Jay:

Ah. But, you know, I feel like much like a plant, it requires the ground for a seed to grow. And in order for us to grow, we also have to hit the ground. We're not going to be the best us if we're not grown from the ground up. We have to reinvent ourselves because everything that we know about ourselves is a fallacy. And in the moment when we hit the ground and we realize that all those things have no direct control over us, and it's actually how we perceive our position is the moment that we have power with which we can move from and effect change.

Deborah:

Yes. And it's true. I mean, I look back, I'm gonna be 59 this year. So I look back at some of the things in my twenties and thirties, and I, you know, I did have a lot of, I did a lot of commercials. I did a, I was on the cover of several magazines, not just Playboy. And I look back at that, it's like, I don't recognize that person. And there's a reason for that. Because we are different. We do grow and sometimes we have to go through this emotional journey to shift into the new, the new way we're gonna be. We're not, And that's growing. That's that, like you said, that's where the growth starts. You know, I think that was really the moment at RC Willie when I was like, I'm no longer this person and now I have to reinvent. I'm not gonna be Mrs. So and so, I'm not gonna be, you know, it's like all of a sudden you realize that you're saying goodbye to a life or a part of yourself that is gonna transform into something else.

Jay:

Isn't that weird how that happens in our mind? We mourn the loss of something that has no physical reality. It's not here, It has no impact on us. But we will have a mental funeral for the, That's exactly it. It's fear. Fear. Fear will make us hold onto an old persona and not be authentic. And the moment that you do hit your knees, you also get the ability to be yourself without any interference. You get to go from the ground up without somebody else telling you the parameters of your existence anymore. You get to be authentic. We're made one way. And to be anything different is a slap in the face of whomever or whatever made you simple as that.

Deborah:

I, let me tell you, it's, it took me longer than some, but I really cared what you thought of me. I was real because of the business I was in and. and. being a model and all, I really cared what pe you know, it's hard. It's like, I, I wish it would bounce off me, but it didn't. So I really cared. I don't anymore, thank God, because now I understand I have a completely different, Now when people say something or they have an opinion or a judgment, my first reaction now, because my toolbox is so much bigger, is, Wow, they must be in a lot of pain. Bingo. And so, Wow. You know, I don't take it personally. I, by the way, things don't come back to me. Oh, so and so said this, or, you know, and I've just go, Wow, they must be, they must be suffering. I get it.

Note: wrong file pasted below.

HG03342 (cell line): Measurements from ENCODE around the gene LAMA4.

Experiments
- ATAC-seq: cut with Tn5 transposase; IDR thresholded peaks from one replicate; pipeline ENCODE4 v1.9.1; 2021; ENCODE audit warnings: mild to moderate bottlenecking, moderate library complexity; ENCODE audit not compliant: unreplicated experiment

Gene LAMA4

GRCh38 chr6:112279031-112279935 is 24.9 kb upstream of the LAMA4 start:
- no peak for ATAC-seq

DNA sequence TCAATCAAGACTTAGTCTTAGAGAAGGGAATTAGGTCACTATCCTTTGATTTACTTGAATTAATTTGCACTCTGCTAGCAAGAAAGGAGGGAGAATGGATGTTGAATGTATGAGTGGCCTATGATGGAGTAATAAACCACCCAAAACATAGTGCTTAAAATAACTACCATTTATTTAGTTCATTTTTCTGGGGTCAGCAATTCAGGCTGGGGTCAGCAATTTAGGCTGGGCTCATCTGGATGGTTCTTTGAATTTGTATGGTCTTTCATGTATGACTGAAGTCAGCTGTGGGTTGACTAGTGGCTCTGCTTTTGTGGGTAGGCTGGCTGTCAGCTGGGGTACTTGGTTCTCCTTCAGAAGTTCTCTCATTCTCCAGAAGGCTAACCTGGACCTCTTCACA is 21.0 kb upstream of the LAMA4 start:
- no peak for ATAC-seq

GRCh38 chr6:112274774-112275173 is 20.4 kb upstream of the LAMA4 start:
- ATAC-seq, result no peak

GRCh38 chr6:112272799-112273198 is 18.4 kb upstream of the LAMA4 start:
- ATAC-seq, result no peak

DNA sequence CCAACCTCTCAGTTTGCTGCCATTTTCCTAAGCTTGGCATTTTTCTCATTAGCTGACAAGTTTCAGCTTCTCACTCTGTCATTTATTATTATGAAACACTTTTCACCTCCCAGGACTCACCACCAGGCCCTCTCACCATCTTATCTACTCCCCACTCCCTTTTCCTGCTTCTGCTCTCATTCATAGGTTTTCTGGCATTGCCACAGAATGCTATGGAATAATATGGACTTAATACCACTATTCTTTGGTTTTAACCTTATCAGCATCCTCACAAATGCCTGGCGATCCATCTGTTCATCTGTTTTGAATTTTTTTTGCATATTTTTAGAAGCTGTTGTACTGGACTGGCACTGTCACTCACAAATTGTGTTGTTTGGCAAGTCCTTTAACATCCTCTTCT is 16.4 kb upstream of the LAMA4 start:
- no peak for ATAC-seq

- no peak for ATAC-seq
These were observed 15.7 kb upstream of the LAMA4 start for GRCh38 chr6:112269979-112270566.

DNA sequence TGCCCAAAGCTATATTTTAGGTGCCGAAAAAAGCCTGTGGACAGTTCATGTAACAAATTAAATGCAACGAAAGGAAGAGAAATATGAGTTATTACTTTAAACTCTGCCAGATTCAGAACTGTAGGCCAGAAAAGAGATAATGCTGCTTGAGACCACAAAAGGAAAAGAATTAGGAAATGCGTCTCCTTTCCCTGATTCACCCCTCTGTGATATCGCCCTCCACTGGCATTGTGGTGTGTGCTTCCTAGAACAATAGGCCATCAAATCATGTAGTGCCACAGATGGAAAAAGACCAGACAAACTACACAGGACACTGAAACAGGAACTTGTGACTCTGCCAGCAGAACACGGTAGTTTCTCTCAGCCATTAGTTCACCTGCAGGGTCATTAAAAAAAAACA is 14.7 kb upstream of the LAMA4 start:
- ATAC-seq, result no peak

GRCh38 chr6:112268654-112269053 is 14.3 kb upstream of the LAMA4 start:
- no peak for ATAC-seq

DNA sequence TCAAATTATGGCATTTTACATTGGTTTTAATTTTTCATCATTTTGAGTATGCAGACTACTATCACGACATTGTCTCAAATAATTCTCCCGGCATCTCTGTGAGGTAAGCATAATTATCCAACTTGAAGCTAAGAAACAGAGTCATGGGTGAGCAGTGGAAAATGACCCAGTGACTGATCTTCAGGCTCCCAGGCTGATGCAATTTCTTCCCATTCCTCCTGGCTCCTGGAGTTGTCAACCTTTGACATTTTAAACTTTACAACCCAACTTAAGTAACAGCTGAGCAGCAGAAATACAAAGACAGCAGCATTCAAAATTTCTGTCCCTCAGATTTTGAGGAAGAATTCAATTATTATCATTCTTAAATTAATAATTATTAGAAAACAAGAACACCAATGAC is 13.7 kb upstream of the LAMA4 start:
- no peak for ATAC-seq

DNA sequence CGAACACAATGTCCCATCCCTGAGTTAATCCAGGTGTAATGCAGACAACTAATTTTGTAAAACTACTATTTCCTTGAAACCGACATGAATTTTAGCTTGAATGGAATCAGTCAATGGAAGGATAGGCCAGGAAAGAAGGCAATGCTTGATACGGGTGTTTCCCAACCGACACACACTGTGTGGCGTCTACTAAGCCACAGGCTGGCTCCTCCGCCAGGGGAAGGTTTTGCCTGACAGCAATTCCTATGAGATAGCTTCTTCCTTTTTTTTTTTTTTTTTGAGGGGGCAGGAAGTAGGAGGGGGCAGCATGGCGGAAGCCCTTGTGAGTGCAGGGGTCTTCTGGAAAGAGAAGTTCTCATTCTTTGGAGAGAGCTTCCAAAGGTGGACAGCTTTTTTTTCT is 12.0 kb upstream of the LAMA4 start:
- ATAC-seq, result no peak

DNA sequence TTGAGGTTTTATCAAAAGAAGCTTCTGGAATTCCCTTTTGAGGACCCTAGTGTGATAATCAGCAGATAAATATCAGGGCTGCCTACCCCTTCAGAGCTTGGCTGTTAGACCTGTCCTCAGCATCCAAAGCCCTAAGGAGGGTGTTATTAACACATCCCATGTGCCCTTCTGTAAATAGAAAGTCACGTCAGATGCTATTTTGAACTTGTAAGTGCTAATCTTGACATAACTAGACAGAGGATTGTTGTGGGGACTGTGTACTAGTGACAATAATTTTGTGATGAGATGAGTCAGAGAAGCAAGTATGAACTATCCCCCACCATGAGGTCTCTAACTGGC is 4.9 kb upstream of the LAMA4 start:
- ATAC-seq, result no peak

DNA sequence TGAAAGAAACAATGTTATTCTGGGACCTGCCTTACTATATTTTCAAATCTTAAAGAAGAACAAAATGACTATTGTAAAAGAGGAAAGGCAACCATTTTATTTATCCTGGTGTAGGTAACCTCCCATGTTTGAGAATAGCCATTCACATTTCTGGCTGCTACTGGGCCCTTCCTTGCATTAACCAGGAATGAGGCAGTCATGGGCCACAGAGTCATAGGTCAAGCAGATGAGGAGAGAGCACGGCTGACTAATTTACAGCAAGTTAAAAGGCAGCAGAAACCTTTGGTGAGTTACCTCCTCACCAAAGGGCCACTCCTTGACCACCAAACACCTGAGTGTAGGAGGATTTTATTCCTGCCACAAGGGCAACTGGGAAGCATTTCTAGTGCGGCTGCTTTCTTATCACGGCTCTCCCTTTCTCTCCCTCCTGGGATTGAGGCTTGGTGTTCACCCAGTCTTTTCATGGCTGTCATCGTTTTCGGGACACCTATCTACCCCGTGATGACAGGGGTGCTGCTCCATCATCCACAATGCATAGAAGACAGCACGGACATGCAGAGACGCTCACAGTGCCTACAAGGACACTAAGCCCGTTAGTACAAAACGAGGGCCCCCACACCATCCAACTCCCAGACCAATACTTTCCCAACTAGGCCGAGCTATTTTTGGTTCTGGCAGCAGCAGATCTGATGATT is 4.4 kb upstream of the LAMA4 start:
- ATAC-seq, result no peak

Gary:

The internet. I mean, we didn't have to deal with that when we were younger like it is now. I've actually worked for Playboy as well, for a short period of time. But I work with a lot of actors, professional athletes, and people go out of their way to just tear them down every day. Whether they're a champion or a beautiful person. There's people in their inbox or in their comments that are just saying the most awful things. And, uh, I try to tell them, just don't look, you know, if you can't process the good and push the bad away, just don't look at all.

Deborah:

Don't give it life, and by the way.

Gary:

as soon as you respond. It's like that's what they want.

Deborah:

Yeah. Some people think that, you know, I follow Grant Cardone and I've actually, I'm getting involved with him with real estate stuff. And he says it, you know, perfectly, like your haters. They're there for a reason. Like, they're following you and they're watching everything you do.

Jay:

That's the first sign of success when somebody tries to tear you down. [inaudible]

Deborah:

So yeah. So when people start trying to tear you down or try to have their, First of all, I love it when people have opinions about something. They're not an expert in. Right. So I'm always like, well, you have such a strong opinion about that, but you're not an expert in that field at all. So you have to be careful who you listen to and take advice from. Why we say to people, first of all, don't invest money with people who don't have more money than you number one. And, you know, why would you do that? That's crazy. Or why would you [inaudible] Gonna go get advice from this person.